Due to the devastating losses and power outages Florida suffered from Hurricane Irma, the Internal Revenue Service has offered tax relief to affected taxpayers. The IRS extended the filing deadline for certain individual and business tax returns and tax payments. The tax relief is applicable to tax filing and payment deadlines that were due starting on September 4, 2017.The new filing deadline is January 31, 2018. This new deadline is also extended to individuals and businesses who filed for a filing extension of October 16 (individuals) and September 15 (business).
The extended deadline does not apply to tax payments related to 2016 tax returns because those payments were originally due on April 18, 2017.
The IRS is also waiving late-deposit penalties for federal payroll and excise tax deposits normally due during the first 15 days of the disaster period.
In order to qualify for this tax relief you must:
- Reside in an area designated by the Federal Emergency Management Agency (FEMA) as qualifying for either individual assistance or public assistance in Florida. (The IRS automatically provides filing and penalty relief to any taxpayer with an IRS address of record located in the disaster area. Therefore, there is no need for you to contact the IRS. But if you receive any penalties or late filing/payment notices from the IRS during the period set for relief, you should contact the number on the notice to have the penalties removed);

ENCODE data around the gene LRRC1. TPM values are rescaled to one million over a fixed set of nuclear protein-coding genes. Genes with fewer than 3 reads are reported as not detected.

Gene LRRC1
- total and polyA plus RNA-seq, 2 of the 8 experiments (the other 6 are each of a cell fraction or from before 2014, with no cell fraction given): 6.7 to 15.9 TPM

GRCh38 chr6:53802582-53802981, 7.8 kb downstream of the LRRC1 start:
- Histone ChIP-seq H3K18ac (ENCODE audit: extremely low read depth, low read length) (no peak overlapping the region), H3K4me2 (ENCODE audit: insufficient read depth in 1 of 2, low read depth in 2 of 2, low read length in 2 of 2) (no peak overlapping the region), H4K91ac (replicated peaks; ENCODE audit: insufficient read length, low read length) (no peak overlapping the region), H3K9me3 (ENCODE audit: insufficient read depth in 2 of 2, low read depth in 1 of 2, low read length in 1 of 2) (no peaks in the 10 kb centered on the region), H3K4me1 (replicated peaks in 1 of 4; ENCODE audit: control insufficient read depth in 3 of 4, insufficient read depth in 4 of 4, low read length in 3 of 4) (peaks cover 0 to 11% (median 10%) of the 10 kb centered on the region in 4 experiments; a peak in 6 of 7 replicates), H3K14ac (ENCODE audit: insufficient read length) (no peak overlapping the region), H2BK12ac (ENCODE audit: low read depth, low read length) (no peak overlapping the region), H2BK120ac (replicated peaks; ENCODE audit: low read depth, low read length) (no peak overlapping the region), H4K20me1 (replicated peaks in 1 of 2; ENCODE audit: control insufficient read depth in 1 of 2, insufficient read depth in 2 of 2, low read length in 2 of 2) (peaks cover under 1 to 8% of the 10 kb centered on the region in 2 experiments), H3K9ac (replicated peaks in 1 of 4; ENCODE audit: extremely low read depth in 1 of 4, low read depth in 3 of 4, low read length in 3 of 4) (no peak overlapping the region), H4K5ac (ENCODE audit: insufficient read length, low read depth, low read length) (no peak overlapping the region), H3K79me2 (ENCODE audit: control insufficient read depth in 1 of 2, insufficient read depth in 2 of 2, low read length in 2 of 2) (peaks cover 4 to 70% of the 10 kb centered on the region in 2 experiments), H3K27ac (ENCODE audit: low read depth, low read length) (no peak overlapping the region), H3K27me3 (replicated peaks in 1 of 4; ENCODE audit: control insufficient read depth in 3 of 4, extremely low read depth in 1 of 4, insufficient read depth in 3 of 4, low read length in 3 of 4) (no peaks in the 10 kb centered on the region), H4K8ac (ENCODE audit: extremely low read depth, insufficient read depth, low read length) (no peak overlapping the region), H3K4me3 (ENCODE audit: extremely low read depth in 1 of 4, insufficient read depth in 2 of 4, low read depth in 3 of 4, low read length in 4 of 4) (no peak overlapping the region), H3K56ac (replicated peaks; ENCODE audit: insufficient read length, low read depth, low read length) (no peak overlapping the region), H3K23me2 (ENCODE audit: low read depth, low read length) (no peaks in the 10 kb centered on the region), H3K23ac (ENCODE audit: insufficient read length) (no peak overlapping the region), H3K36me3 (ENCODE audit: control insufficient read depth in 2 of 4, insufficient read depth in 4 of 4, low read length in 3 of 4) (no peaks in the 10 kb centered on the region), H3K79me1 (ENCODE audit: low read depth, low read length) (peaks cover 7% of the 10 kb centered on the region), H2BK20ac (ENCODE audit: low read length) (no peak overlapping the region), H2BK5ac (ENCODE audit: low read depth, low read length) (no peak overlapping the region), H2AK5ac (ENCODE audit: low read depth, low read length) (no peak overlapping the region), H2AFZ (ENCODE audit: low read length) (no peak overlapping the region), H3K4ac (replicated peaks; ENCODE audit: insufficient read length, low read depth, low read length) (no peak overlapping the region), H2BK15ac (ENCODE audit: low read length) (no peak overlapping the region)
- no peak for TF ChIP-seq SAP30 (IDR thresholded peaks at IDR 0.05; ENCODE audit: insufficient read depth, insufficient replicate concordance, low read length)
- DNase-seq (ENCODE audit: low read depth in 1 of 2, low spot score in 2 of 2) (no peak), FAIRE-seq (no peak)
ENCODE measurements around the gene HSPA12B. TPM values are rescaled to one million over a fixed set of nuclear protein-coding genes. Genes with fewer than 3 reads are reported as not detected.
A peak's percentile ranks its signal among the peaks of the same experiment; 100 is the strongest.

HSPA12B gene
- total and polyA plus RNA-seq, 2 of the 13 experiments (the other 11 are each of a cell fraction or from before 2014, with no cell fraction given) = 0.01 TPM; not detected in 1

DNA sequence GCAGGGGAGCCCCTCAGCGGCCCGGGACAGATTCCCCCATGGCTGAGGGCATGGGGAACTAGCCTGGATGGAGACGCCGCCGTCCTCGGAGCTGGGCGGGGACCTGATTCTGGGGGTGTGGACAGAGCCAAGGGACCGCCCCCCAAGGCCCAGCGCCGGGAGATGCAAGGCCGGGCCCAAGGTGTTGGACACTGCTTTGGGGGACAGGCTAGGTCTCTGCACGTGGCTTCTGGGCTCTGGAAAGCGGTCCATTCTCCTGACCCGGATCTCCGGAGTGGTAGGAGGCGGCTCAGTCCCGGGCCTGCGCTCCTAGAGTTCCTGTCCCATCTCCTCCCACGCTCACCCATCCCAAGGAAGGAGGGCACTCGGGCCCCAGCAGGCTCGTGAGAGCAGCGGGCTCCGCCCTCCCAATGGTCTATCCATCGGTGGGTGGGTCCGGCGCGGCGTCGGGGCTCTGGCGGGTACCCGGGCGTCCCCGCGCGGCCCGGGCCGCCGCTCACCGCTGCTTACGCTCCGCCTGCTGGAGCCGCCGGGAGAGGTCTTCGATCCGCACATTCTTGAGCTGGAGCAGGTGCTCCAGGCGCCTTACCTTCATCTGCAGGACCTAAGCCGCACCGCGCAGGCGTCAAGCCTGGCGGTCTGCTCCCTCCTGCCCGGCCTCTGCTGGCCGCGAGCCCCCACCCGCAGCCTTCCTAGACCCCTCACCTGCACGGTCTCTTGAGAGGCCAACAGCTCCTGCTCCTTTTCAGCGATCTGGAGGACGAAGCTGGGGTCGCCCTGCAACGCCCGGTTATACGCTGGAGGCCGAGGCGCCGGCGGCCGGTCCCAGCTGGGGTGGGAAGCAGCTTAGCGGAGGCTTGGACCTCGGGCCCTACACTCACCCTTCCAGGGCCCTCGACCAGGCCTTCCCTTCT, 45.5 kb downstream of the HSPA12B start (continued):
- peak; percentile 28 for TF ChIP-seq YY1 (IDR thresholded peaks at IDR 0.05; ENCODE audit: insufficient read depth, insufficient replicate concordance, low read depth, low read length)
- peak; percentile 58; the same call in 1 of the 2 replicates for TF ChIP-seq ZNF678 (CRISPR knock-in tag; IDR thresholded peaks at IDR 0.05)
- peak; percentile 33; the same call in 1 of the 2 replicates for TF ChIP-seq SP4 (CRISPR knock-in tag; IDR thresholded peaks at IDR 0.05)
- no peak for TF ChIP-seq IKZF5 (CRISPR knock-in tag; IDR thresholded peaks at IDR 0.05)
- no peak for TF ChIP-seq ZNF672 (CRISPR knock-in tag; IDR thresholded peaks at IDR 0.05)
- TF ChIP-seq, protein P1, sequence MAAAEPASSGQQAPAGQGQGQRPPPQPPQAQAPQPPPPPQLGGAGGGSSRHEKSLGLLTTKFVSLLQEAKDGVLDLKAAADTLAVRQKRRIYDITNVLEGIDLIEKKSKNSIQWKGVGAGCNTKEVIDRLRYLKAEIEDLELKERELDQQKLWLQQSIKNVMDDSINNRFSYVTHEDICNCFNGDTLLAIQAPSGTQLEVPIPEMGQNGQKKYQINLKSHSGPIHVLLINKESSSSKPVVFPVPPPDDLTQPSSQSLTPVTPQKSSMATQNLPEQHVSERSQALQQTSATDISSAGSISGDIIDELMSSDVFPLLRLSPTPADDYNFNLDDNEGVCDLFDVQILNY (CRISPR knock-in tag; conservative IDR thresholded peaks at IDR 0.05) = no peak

- Live outside the disaster area but have records which were necessary to meet IRS deadlines located in the disaster area; or
- Be a worker assisting with the relief activities who are affiliated with a recognized government or a philanthropic organization.
If you do not meet these requirements, but were still affected by Hurricane Irma, you may still qualify for relief from certain penalties. A tax professional can help you make this determination.
Individuals and businesses who suffered uninsured or unreimbursed disaster-related losses can choose to claim them on either the return for the year the loss occurred (in this instance, the 2017 return), or the return for the prior year (2016). If you need more information on disaster recovery, visit disasterassistance.gov.
For information on government-wide efforts related to Hurricane Irma, visit www.USA.gov/hurricane-Irma.